Varicose veins are caused when vein valves aren’t functioning properly. When the vein valves become weak or faulty, they can no longer propel blood back to the heart and instead, blood collects in your vein. It’s currently the most prevalent venous condition in the country, affecting almost one-third of the population. Largely impacting the legs and feet, varicose veins can form in other parts of the body as well. So what causes varicose veins?
Venous insufficiency, which is one of the leading causes of varicose veins, is highly complex and can have multiple risk factors. While the exact reason venous insufficiency develops is often unknown, having more than one risk factor can increase your chances of developing the condition. Below are some of the most common causes of varicose veins:
Varicose vein and genetics
There is strong evidence that weakness in your veins and valves is inherited. Your unique genetic profile determines the strength of your vein walls, valves and muscle density – all of which provide support to your circulatory system. In addition to being born with weak veins, you can inherit too few valves from one or both of your parents.
Unsure if you have varicose veins? Our self-assessment tool can help you identify potentially dangerous vein issues. Try it now.
Varicose veins during pregnancy
If you’re a healthy woman who has never had varicose veins before, you may experience them for the first time them while you’re pregnant. That’s because the extra volume of blood produced during pregnancy is necessary to support your body and that of your growing fetus.
The extra pressure placed on leg veins forces the body to work more vigorously to propel all that blood back up to the heart. To complicate matters, even more, the female hormone progesterone, which is elevated during pregnancy, has a weakening effect on blood vessels.
Read more: Do varicose veins go away after pregnancy?
Similar to pregnancy, hormonal fluctuations during menopause can impact the healthy function of veins. The rise and fall of estrogen and progesterone levels can create thicker and less flexible vein walls and impair the function of vein valves, preventing them from closing properly. The thickened vein walls can create additional congestion and swelling and can constrict your veins.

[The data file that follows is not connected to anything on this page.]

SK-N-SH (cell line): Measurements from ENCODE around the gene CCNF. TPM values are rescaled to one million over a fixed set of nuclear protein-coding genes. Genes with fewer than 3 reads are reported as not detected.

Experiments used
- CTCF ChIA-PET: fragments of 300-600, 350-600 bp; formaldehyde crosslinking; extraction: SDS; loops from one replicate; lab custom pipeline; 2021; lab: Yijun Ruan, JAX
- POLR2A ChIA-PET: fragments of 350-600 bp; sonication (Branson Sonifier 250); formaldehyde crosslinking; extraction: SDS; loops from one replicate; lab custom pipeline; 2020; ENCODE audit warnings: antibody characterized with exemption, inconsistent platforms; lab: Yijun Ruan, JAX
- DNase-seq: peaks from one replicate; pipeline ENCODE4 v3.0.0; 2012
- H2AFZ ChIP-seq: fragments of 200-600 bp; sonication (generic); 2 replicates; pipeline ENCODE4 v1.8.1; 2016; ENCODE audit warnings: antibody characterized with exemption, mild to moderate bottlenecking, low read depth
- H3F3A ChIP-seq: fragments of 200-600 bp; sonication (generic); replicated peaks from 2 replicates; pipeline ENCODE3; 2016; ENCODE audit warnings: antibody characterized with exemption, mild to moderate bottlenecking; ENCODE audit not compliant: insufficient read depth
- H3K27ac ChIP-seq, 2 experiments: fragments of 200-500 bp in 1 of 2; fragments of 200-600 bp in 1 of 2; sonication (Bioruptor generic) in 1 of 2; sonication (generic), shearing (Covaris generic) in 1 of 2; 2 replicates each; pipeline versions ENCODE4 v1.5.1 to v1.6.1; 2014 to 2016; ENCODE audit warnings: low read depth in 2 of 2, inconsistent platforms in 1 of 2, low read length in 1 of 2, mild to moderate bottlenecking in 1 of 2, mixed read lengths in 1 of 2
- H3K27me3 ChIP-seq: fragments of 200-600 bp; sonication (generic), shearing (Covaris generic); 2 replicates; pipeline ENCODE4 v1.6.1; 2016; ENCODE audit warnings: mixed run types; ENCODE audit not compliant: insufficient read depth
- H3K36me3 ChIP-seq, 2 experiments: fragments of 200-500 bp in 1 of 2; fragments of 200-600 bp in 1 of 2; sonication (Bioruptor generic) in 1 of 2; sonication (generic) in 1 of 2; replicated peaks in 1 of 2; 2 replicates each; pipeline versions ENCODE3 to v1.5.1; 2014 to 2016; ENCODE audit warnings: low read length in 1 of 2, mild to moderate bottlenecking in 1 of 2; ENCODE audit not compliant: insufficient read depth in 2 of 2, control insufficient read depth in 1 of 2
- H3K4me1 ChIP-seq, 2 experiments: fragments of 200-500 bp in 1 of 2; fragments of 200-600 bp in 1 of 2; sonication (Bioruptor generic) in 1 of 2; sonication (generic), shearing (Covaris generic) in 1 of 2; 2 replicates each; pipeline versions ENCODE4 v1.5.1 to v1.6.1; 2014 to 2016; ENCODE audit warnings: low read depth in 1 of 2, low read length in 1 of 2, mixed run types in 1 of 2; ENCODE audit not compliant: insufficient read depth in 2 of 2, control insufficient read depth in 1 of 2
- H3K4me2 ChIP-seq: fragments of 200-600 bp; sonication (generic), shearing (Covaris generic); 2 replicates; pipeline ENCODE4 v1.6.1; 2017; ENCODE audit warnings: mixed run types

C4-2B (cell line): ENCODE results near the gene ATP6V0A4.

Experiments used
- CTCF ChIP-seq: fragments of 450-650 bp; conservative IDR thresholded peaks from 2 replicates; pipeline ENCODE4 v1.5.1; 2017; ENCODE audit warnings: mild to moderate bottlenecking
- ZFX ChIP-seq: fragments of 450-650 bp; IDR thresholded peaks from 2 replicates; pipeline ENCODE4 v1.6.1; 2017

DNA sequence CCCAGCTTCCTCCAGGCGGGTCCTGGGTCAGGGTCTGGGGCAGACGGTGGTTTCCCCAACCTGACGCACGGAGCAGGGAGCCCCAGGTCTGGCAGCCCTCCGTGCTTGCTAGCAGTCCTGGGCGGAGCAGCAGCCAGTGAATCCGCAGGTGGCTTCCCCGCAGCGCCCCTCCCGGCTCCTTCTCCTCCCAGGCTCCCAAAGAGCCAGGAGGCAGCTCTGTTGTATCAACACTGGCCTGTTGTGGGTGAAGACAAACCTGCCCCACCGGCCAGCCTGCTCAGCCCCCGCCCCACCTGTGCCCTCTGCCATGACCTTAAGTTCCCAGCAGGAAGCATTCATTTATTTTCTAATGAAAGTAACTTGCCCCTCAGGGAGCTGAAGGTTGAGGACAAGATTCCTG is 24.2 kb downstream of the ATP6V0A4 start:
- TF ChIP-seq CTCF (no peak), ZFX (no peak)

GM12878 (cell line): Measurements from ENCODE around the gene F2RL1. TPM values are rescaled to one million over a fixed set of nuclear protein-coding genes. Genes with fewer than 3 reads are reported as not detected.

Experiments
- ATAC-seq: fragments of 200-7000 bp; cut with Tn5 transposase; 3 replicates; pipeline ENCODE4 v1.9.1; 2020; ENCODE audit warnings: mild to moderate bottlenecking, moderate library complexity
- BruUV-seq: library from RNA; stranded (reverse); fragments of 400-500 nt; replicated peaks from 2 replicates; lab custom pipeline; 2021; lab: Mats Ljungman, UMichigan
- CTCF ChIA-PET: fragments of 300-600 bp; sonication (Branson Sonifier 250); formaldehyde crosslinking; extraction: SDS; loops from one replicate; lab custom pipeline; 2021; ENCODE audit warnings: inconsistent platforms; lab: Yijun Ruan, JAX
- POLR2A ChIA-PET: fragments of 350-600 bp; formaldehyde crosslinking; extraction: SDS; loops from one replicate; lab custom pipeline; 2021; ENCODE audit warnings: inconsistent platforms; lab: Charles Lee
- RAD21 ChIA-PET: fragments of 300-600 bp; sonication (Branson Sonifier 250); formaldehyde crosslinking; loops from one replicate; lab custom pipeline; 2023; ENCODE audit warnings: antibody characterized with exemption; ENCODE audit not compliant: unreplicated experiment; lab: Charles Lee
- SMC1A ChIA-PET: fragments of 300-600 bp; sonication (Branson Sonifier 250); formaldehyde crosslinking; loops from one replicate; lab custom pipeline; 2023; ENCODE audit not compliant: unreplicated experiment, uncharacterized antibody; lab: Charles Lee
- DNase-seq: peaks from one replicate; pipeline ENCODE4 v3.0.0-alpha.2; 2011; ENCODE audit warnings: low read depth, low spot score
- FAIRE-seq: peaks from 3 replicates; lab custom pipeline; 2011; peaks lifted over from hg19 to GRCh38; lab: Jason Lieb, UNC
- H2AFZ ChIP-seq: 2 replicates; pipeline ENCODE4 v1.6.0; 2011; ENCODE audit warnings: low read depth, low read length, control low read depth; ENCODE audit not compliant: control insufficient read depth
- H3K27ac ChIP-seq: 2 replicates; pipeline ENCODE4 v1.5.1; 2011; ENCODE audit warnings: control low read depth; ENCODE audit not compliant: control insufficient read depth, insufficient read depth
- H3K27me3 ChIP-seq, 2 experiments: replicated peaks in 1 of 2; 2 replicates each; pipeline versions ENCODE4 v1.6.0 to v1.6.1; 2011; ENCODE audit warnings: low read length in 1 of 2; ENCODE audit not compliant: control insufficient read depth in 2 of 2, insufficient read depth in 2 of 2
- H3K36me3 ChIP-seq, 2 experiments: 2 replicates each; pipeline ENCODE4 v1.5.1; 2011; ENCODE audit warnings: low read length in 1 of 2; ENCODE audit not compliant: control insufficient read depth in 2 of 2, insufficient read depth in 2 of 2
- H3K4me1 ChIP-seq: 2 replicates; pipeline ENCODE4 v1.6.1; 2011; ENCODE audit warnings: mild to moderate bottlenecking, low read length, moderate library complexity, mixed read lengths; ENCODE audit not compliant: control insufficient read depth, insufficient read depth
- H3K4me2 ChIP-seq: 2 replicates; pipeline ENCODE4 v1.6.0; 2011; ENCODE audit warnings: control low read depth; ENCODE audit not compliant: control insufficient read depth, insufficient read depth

Age is a risk factor
The risk of developing varicose veins increases with age. With each passing year, the aging process results in wear and tear on blood vessels and the vein valves that regulate healthy blood flow. When this happens, the faulty valves start allowing small amounts of blood to flow backwards and pool in your veins instead of being returned to the heart.
Obesity and vein disease
Carrying excess weight causes undue stress on all your organs, particularly your veins. Stress manifests as increased pressure on your circulatory system, weakening the veins and valves in your legs. Varicose veins form when your circulatory system has to work extra hard to pump blood against the extra weight, creating a situation where the blood starts to flow backwards and collect in the veins.
Standing for long periods of time
When you stand all day, your veins have to fight gravity for extended periods of time and this can lead to your veins becoming swollen. If you already suffer from venous insufficiency, then standing for long periods can increase your chances of varicose veins forming.
Read more: Why do varicose veins form?
If you’re looking for non-surgical options to relieve the symptoms of varicose veins, check out The Vein Institute Shop.
One of our doctors will take a medical history and listen to your concerns. After this, a short scan will be performed letting you know whether you have varicose vein disease. A discussion of your treatment options will then happen. In some cases, treatment may not be recommended depending on your medical circumstances.
Scans to assess your veins
Varicose veins are easy to diagnose on the surface, however, these leg veins often have a deeper source. To determine their extent, a specialised safe scan (known as ultrasound) is required to assess these leg veins which cannot be seen from the skin. During this time other important veins will be looked at to ensure there is not any sinister vein disease.
To improve your venous circulation, treatment may be recommended by one of our doctors using a laser treatment method. Your blood will then be able to find its way back to your heart via a more efficient path. Most patients find relief of leg aches after treatment. Click here to see our patient outcomes.